Letters Unpublished

   

If you sent a pro-life letter to a newspaper and it remained unpublished, we may publish it for you here. Lots of people have asked us to set up this page so send us your letters!

     

This letter was sent to the Irish Examiner 26-1-18 and was refused publication

Carrigaline, Co.Cork
26-1-18

Dear Editor,

Irish author Darach O’Seaghdha says he ‘is concerned’ that literature in relation to the 8th Amendment which depicts children with Down Syndrome may ‘make children [with Downs] such as his own feel unloved and unwanted by their parents (Irish Examiner, 25-1-18).

Mr.O’Seaghdha can certainly reassure his own daughter that she is very much loved and wanted, and she probably already knows this through experience.

But the sad inescapable reality is that the 90% of children diagnosed with Downs who are aborted before birth in the UK and many other countries with similar regimes, are neither loved nor wanted by their parents. There is no other logical way to interpret this fact. One does not deliberately end the life of a child one loves and wants no matter what challenges they present.

Censoring this fact from the abortion debate simply plays into the hands of the pro-choice lobby, as over 40 years of experience has shown that once introduced, abortion comes to be used as a means of eugenics.

As a father myself, I do agree with Mr.O’Seaghdha that it can be challenging to explain to children – and especially those with any kind of intellectual disability – the more difficult or unpalatable realities of life. I just wish he had thought of that before terming his Irish language guide ‘Motherfocloir’.

Yours sincerely

Nick Folley






This letter was sent to the Irish Independent 26-1-18 and was refused publication.

Carrigaline, Co.Cork
26-1-18

Dear Editor,

Down Syndrome Ireland have called for ‘both sides of the abortion debate’ to stop ‘exploiting’ images of people with Down Syndrome in advancing their arguments (Irish Independent 26-1-18). Down Syndrome Ireland further believe that ‘each individual should make their own decision’ about which way to vote in the referendum. These statements call for comment. The pro-abortion lobby rarely refer directly to children born with Down Syndrome because abortion aims to eliminate such conditions from our society by eliminating children likely to be born with them. The statistics speak for themselves - in the UK around 90% of children diagnosed with Down Syndrome are aborted before birth, and figures around the world from countries with similar abortion laws follow suite. Surely this is not an outcome an advocacy group like Down Syndrome Ireland would wish to see become a reality here, too? On the contrary, the pro-life lobby aim to maintain legal protection for children diagnosed with Down Syndrome before birth, to ensure that their right to life is as respected as that of any other citizen of this country. So there are excellent reasons why conditions like Down Syndrome figure so prominently in this debate. Excluding such references would benefit the pro-abortion lobby most.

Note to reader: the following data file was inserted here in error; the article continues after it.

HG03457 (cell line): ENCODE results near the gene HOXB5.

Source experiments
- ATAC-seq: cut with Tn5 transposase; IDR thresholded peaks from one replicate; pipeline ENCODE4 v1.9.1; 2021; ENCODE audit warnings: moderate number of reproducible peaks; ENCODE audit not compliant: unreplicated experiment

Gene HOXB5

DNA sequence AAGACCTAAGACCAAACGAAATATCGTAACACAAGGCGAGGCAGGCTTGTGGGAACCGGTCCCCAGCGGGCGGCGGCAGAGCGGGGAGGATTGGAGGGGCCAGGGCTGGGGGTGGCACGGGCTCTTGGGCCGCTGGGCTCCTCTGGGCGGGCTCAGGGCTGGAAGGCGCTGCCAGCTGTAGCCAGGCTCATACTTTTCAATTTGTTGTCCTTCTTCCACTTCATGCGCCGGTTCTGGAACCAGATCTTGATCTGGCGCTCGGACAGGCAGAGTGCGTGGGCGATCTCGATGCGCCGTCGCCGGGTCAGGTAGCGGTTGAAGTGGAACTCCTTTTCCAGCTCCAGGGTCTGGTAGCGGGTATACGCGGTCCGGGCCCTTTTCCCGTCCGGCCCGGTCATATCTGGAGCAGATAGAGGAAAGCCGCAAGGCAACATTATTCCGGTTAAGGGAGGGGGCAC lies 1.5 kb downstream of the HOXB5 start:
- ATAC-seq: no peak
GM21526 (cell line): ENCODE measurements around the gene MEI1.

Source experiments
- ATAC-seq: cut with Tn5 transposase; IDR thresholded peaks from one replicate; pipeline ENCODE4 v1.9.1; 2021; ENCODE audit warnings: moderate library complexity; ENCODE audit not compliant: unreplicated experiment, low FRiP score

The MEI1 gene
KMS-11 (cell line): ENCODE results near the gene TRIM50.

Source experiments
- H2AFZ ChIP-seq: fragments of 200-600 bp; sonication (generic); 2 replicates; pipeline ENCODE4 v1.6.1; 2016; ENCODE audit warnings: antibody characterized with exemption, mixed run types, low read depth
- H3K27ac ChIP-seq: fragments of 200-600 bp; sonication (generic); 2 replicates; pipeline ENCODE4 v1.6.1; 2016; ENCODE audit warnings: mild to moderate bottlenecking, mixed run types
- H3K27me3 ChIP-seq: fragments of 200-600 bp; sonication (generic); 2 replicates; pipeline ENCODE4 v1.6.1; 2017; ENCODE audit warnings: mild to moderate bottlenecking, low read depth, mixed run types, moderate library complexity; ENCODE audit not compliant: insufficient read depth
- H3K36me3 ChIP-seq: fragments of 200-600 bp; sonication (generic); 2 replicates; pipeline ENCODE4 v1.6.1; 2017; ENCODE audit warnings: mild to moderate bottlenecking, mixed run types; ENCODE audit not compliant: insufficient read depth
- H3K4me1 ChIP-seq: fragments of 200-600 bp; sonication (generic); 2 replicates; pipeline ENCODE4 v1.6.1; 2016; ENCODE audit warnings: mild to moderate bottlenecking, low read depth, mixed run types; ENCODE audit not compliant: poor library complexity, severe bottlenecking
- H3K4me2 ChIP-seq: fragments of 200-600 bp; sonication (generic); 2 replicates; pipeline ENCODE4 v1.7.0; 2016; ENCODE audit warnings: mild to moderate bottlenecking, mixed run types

As to the second point – ‘everyone should make up their own minds’ – is a tautology. Everyone does make up their own mind one way or another at the end of the day, and it is hardly necessary to say so. But what kind of decision can anyone possibly reach in the absence of information, facts or arguments other than a wholly un-informed one? Is Down Syndrome Ireland advocating an un-informed outcome to one of the most important referenda to be put before the Irish electorate in years? Isn’t it a duty of each side of the debate to present all the facts and information as fully as possible and for each individual voter to inform themselves on the basis of all the available information?  

Given the reality of what a liberal abortion regime would likely mean here for the majority of children diagnosed with Down Syndrome before birth, the real surprise is to find advocacy groups like Down Syndrome Ireland not rooting tooth and nail for pro-life, as I have no doubt they do in relation to any other issue of benefit to those diagnosed with Downs.

Yours sincerely

Nick Folley